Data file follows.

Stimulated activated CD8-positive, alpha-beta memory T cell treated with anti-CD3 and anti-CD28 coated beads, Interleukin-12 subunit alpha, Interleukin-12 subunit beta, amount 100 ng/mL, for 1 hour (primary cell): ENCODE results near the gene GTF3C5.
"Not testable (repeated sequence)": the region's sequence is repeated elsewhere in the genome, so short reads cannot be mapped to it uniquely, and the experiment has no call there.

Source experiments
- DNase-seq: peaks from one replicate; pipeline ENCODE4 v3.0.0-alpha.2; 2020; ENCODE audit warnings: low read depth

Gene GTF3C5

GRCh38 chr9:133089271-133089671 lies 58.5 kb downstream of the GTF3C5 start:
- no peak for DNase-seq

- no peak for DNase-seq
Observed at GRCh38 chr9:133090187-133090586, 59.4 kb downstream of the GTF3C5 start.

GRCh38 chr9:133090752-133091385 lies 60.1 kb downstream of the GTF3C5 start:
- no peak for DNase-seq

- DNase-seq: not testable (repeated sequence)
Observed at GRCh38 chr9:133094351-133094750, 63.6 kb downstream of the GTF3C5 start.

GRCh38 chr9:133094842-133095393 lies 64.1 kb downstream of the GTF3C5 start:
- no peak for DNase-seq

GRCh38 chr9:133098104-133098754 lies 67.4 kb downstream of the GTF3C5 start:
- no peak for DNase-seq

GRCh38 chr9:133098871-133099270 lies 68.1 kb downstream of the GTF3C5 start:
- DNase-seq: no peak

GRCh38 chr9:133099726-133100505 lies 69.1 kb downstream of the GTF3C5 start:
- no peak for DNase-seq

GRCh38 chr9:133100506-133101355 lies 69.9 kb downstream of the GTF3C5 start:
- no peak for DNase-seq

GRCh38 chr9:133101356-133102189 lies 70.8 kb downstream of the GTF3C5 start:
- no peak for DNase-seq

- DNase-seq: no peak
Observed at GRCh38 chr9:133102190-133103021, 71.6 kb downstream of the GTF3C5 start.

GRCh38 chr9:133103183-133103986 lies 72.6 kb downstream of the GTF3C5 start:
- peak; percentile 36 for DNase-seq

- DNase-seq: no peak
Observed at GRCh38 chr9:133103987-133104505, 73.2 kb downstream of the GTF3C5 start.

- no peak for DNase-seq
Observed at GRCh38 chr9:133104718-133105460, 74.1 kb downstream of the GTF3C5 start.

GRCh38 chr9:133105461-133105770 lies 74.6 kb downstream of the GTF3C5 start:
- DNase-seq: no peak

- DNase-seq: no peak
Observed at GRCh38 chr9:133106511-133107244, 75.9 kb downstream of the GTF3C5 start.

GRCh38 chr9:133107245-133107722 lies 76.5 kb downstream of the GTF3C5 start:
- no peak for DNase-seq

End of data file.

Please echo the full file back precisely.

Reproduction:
Stimulated activated CD8-positive, alpha-beta memory T cell treated with anti-CD3 and anti-CD28 coated beads, Interleukin-12 subunit alpha, Interleukin-12 subunit beta, amount 100 ng/mL, for 1 hour (primary cell): ENCODE results near the gene GTF3C5.
"Not testable (repeated sequence)": the region's sequence is repeated elsewhere in the genome, so short reads cannot be mapped to it uniquely, and the experiment has no call there.

Source experiments
- DNase-seq: peaks from one replicate; pipeline ENCODE4 v3.0.0-alpha.2; 2020; ENCODE audit warnings: low read depth

Gene GTF3C5

GRCh38 chr9:133089271-133089671 lies 58.5 kb downstream of the GTF3C5 start:
- no peak for DNase-seq

- no peak for DNase-seq
Observed at GRCh38 chr9:133090187-133090586, 59.4 kb downstream of the GTF3C5 start.

GRCh38 chr9:133090752-133091385 lies 60.1 kb downstream of the GTF3C5 start:
- no peak for DNase-seq

- DNase-seq: not testable (repeated sequence)
Observed at GRCh38 chr9:133094351-133094750, 63.6 kb downstream of the GTF3C5 start.

GRCh38 chr9:133094842-133095393 lies 64.1 kb downstream of the GTF3C5 start:
- no peak for DNase-seq

GRCh38 chr9:133098104-133098754 lies 67.4 kb downstream of the GTF3C5 start:
- no peak for DNase-seq

GRCh38 chr9:133098871-133099270 lies 68.1 kb downstream of the GTF3C5 start:
- DNase-seq: no peak

GRCh38 chr9:133099726-133100505 lies 69.1 kb downstream of the GTF3C5 start:
- no peak for DNase-seq

GRCh38 chr9:133100506-133101355 lies 69.9 kb downstream of the GTF3C5 start:
- no peak for DNase-seq

GRCh38 chr9:133101356-133102189 lies 70.8 kb downstream of the GTF3C5 start:
- no peak for DNase-seq

- DNase-seq: no peak
Observed at GRCh38 chr9:133102190-133103021, 71.6 kb downstream of the GTF3C5 start.

GRCh38 chr9:133103183-133103986 lies 72.6 kb downstream of the GTF3C5 start:
- peak; percentile 36 for DNase-seq

- DNase-seq: no peak
Observed at GRCh38 chr9:133103987-133104505, 73.2 kb downstream of the GTF3C5 start.

- no peak for DNase-seq
Observed at GRCh38 chr9:133104718-133105460, 74.1 kb downstream of the GTF3C5 start.

GRCh38 chr9:133105461-133105770 lies 74.6 kb downstream of the GTF3C5 start:
- DNase-seq: no peak

- DNase-seq: no peak
Observed at GRCh38 chr9:133106511-133107244, 75.9 kb downstream of the GTF3C5 start.

GRCh38 chr9:133107245-133107722 lies 76.5 kb downstream of the GTF3C5 start:
- no peak for DNase-seq